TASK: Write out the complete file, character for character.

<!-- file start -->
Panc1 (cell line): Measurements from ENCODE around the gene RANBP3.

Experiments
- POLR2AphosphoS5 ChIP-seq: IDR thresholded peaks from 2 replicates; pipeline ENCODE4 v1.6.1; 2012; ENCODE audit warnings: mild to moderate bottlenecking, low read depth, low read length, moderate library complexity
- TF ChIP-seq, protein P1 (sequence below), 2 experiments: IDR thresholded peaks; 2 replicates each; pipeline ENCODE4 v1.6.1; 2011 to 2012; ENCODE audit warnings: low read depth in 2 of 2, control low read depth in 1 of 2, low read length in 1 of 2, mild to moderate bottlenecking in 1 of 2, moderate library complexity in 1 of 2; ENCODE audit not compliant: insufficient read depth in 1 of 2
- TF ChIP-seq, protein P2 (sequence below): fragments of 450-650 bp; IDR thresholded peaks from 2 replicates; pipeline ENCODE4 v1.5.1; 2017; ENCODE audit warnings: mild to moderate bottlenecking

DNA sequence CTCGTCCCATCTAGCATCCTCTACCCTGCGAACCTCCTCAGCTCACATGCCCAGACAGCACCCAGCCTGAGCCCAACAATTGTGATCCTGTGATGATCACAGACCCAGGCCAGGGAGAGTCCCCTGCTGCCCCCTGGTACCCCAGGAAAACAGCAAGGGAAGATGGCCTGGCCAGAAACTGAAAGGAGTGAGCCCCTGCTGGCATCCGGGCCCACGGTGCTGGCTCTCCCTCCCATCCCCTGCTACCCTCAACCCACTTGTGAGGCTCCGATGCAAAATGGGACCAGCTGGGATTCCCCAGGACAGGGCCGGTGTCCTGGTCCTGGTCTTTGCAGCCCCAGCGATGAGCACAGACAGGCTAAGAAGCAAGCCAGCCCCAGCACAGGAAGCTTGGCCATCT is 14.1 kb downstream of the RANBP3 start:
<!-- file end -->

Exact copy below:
Panc1 (cell line): Measurements from ENCODE around the gene RANBP3.

Experiments
- POLR2AphosphoS5 ChIP-seq: IDR thresholded peaks from 2 replicates; pipeline ENCODE4 v1.6.1; 2012; ENCODE audit warnings: mild to moderate bottlenecking, low read depth, low read length, moderate library complexity
- TF ChIP-seq, protein P1 (sequence below), 2 experiments: IDR thresholded peaks; 2 replicates each; pipeline ENCODE4 v1.6.1; 2011 to 2012; ENCODE audit warnings: low read depth in 2 of 2, control low read depth in 1 of 2, low read length in 1 of 2, mild to moderate bottlenecking in 1 of 2, moderate library complexity in 1 of 2; ENCODE audit not compliant: insufficient read depth in 1 of 2
- TF ChIP-seq, protein P2 (sequence below): fragments of 450-650 bp; IDR thresholded peaks from 2 replicates; pipeline ENCODE4 v1.5.1; 2017; ENCODE audit warnings: mild to moderate bottlenecking

DNA sequence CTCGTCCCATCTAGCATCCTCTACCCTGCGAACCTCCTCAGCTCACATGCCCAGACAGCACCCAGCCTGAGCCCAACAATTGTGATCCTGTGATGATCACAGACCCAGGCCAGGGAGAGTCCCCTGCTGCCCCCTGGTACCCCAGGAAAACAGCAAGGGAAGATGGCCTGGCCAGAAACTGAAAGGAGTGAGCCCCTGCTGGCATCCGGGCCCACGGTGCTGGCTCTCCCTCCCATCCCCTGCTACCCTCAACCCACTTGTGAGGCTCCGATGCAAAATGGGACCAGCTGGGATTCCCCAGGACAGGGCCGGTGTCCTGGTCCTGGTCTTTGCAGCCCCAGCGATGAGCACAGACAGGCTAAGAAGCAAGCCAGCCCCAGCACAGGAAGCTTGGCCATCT is 14.1 kb downstream of the RANBP3 start: